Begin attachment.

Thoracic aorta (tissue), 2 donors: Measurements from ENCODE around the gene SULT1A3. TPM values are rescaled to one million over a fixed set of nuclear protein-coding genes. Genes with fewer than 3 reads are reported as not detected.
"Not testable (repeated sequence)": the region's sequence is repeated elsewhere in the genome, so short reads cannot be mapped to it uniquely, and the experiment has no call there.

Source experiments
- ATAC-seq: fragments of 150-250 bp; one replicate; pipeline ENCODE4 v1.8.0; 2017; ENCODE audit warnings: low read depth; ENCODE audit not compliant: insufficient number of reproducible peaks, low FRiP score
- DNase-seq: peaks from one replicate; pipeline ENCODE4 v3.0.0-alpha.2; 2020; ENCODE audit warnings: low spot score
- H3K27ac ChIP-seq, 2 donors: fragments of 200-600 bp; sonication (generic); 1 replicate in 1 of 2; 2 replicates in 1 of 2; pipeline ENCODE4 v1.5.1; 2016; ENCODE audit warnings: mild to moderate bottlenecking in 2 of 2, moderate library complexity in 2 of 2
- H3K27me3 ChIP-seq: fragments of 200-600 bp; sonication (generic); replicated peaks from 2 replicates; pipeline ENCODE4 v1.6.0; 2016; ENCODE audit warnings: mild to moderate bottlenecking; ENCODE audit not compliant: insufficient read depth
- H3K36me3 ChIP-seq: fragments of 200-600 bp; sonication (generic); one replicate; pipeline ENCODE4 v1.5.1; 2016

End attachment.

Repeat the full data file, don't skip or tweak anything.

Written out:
Thoracic aorta (tissue), 2 donors: Measurements from ENCODE around the gene SULT1A3. TPM values are rescaled to one million over a fixed set of nuclear protein-coding genes. Genes with fewer than 3 reads are reported as not detected.
"Not testable (repeated sequence)": the region's sequence is repeated elsewhere in the genome, so short reads cannot be mapped to it uniquely, and the experiment has no call there.

Source experiments
- ATAC-seq: fragments of 150-250 bp; one replicate; pipeline ENCODE4 v1.8.0; 2017; ENCODE audit warnings: low read depth; ENCODE audit not compliant: insufficient number of reproducible peaks, low FRiP score
- DNase-seq: peaks from one replicate; pipeline ENCODE4 v3.0.0-alpha.2; 2020; ENCODE audit warnings: low spot score
- H3K27ac ChIP-seq, 2 donors: fragments of 200-600 bp; sonication (generic); 1 replicate in 1 of 2; 2 replicates in 1 of 2; pipeline ENCODE4 v1.5.1; 2016; ENCODE audit warnings: mild to moderate bottlenecking in 2 of 2, moderate library complexity in 2 of 2
- H3K27me3 ChIP-seq: fragments of 200-600 bp; sonication (generic); replicated peaks from 2 replicates; pipeline ENCODE4 v1.6.0; 2016; ENCODE audit warnings: mild to moderate bottlenecking; ENCODE audit not compliant: insufficient read depth
- H3K36me3 ChIP-seq: fragments of 200-600 bp; sonication (generic); one replicate; pipeline ENCODE4 v1.5.1; 2016